Mad about Madhubala
He met her on the sets of Rail Ka Dibba and promptly lost his heart. “I could not take my eyes off her. I was like hit by a thunderbolt,” he later confessed. Generally confidence personified, he was so nervous taking her in his arms for a scene, he would keep forgetting his lines! He believed she was fully aware of the effect she was having on him and was enjoyed it thoroughly. He could not stop gushing over her breath-taking beauty and delicacy.
Despite the fact that she was apparently romantically involved with Dilip Kumar and Premnath, he could not resist falling in love with her. It wasn’t only her beauty – although he claims that he has never seen a more beautiful woman – but her sharp intellect, maturity, poise and sensitivity that made up her allure. It was a fascination that endured though it didn’t develop.
Nuts about Nutan
The two were childhood playmates from the time she was three and he, six. His father Prithviraj Kapoor and her mother Shobhana Samarth were good friends and the kids met often. In fact, Shammi and Nutan apparently started dating even before they started doing films together. He had even escorted her to the premiere of her debut film Nagina (1951), a premiere she herself couldn’t attend as it had an Adult rating and she was just 15 at the time! Shammi had revealed, “We had a sort of calf love going between us.” He found her ‘sensitive, aware and erudite, yet seductively feminine’. Word is he actually wanted to marry her but Shobhana’s close friend Motilal refused to allow it. The romance ended when Nutan was despatched out of reach to a finishing school in Switzerland.
Smitten by Sharmila
It was probably Sharmila Tagore’s knack for standing up to him and telling him off when he deserved it, that had Shammi smitten. He held her in high esteem and enjoyed her company immensely. Tagore had first made her film debut in Satyajit Ray’s Devi (1960) before venturing into Hindi films and debuting opposite Shammi in Shakti Samanta's Kashmir Ki Kali (1964). Their next, An Evening in Paris (1967), was also a huge hit. Decades later, she recalled their first day of shooting… “There he was, tall and handsome and, to my mind, a bit theatrical. He came up affably enough to greet me. He had a way of walking up, as if to bow and fold his hands in a Namaste. It seemed at once a curious mixture of a salutation and a mockery.”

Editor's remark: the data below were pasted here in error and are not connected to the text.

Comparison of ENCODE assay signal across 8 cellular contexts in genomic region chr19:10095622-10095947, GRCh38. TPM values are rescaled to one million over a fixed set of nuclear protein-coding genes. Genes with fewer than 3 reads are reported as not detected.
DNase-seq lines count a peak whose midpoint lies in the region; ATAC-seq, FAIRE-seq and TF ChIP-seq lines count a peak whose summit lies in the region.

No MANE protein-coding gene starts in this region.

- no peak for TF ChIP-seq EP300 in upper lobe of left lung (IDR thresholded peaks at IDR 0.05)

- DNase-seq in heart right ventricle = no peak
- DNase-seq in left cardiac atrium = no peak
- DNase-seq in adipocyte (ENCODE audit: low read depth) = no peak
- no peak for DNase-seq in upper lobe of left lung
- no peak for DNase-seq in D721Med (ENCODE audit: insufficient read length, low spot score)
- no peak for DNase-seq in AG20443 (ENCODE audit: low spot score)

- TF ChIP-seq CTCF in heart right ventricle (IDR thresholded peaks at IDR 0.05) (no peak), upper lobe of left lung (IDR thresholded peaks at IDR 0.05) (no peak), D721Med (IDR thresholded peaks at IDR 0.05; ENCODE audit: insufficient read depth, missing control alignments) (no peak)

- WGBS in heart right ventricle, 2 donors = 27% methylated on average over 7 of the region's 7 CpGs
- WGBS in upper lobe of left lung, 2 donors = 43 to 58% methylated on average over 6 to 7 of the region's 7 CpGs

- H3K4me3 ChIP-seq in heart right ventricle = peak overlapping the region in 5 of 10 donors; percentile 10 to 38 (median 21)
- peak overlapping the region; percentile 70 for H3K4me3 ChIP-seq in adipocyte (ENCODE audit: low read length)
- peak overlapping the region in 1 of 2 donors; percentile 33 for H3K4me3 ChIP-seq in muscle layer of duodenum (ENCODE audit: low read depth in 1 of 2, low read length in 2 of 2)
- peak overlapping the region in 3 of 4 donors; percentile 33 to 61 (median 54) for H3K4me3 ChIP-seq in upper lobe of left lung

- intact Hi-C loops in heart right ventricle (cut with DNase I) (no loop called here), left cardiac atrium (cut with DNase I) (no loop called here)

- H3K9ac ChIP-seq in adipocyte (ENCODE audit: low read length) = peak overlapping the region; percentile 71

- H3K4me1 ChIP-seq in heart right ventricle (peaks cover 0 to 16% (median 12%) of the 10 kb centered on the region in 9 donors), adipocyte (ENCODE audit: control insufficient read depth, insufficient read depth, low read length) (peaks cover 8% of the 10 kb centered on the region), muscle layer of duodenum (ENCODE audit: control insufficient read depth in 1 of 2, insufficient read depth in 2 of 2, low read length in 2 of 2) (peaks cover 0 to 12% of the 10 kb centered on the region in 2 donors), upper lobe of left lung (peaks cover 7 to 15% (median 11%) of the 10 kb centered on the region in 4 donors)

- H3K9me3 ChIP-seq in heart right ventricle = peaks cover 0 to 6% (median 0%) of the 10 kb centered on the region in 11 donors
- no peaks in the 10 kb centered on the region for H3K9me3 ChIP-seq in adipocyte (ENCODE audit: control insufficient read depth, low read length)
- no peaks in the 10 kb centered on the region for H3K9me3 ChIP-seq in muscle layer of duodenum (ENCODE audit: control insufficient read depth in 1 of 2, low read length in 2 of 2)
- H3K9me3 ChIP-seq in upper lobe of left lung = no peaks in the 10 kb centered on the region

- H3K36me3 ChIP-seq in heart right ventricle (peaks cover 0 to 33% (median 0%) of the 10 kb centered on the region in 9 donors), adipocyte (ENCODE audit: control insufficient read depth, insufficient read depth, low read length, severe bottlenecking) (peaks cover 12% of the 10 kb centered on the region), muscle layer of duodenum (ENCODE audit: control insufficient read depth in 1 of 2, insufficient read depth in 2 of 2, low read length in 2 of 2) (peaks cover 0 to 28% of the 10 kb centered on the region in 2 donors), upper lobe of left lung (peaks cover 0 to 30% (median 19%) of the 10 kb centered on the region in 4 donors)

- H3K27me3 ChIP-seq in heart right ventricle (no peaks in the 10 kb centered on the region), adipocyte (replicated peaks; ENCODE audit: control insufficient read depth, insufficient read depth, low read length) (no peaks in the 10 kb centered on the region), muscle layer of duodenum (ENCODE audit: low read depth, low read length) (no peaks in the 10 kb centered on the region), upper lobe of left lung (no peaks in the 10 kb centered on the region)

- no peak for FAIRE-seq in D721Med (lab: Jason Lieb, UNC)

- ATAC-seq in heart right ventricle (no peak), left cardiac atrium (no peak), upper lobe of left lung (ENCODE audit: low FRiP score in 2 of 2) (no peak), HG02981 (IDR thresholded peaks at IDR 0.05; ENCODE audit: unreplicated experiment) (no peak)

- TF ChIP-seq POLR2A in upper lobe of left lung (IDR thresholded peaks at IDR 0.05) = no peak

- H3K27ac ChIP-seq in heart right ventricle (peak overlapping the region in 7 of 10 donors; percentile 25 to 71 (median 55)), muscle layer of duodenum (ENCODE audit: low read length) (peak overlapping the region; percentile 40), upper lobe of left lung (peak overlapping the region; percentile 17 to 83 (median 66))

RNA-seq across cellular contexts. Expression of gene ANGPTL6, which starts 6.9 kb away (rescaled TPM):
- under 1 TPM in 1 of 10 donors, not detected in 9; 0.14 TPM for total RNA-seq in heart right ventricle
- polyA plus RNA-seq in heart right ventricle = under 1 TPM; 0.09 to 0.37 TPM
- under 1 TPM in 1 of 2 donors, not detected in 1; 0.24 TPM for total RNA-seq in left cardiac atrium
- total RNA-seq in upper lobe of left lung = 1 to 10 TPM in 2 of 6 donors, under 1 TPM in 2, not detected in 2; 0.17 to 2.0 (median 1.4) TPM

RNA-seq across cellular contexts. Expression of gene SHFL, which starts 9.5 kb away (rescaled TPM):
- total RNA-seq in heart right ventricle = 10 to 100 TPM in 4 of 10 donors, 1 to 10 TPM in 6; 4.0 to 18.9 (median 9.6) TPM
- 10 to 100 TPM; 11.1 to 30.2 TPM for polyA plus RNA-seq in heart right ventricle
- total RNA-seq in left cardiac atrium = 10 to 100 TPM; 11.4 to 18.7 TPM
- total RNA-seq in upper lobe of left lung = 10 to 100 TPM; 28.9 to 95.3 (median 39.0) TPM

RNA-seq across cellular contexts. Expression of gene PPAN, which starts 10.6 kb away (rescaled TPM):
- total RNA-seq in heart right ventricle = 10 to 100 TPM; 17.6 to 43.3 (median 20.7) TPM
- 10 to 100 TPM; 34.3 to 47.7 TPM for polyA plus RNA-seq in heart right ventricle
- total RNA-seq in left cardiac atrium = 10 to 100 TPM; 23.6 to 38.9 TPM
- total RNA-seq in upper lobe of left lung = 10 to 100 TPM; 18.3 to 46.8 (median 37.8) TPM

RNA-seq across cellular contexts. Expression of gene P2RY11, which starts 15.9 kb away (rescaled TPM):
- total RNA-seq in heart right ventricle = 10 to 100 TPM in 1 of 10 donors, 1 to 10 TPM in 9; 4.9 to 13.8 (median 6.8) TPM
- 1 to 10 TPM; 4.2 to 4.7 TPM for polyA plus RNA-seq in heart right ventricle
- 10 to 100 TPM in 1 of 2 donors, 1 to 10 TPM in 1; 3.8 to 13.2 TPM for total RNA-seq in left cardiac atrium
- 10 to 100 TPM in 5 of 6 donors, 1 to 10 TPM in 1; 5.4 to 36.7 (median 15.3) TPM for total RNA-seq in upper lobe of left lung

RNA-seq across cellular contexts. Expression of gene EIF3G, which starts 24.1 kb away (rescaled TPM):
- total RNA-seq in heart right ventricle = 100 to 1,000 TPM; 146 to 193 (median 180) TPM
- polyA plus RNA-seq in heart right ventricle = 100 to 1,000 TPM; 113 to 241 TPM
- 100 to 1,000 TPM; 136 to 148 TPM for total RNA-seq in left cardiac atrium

It irritated her when he spoke trivially about his many conquests, but she recalls that he could also discuss books and writers intelligently. “I can look back and say that there has been nobody like Shammi Kapoor. His sense of music, his sense of rhythm, his comic timing and his unique performing style were just amazing. They made him stand apart. He was an original. Whatever he had done decades ago, the youngsters are doing now,” declared Tagore.
Proposing marriage to Nadia
Shammi Kapoor was notorious for falling in love all the time. In 1953, he announced that he had met the girl he wanted to settle down with. The lucky girl was Nadia Gamal, a famous belly dancer from Cairo, whom he had met in Ceylon (Sri Lanka). He gushed over how gorgeous she was and declared that he was irresistibly in love with her. He meant to marry her, even if it meant having to follow her to Egypt. Love blossomed fast and on the fourth day of meeting her, he proposed marriage and she accepted! Since she was 17 and he, 22, they decided to wait for five years. He had even escorted her to the premiere of his brother Raj Kapoor’s film at Liberty cinema, introducing her to his parents and grandparents. When she returned to Cairo, it was pretty much the end of their brief romance – five years is too long a time to stay devoted from across thousands of miles!
Serious about Mumtaz
While working opposite the cute and chirpy Mumtaz in the 1968 film Brahmachari, the inevitable happened... Shammi fell in love and even proposed marriage. Mumtaz was equally head over heels. However, their romance hit a roadblock – Mumtaz would have to quit her acting career post-marriage. The women of the Kapoor family were not permitted to continue working in films. This was not acceptable to Mumtaz and the two parted ways.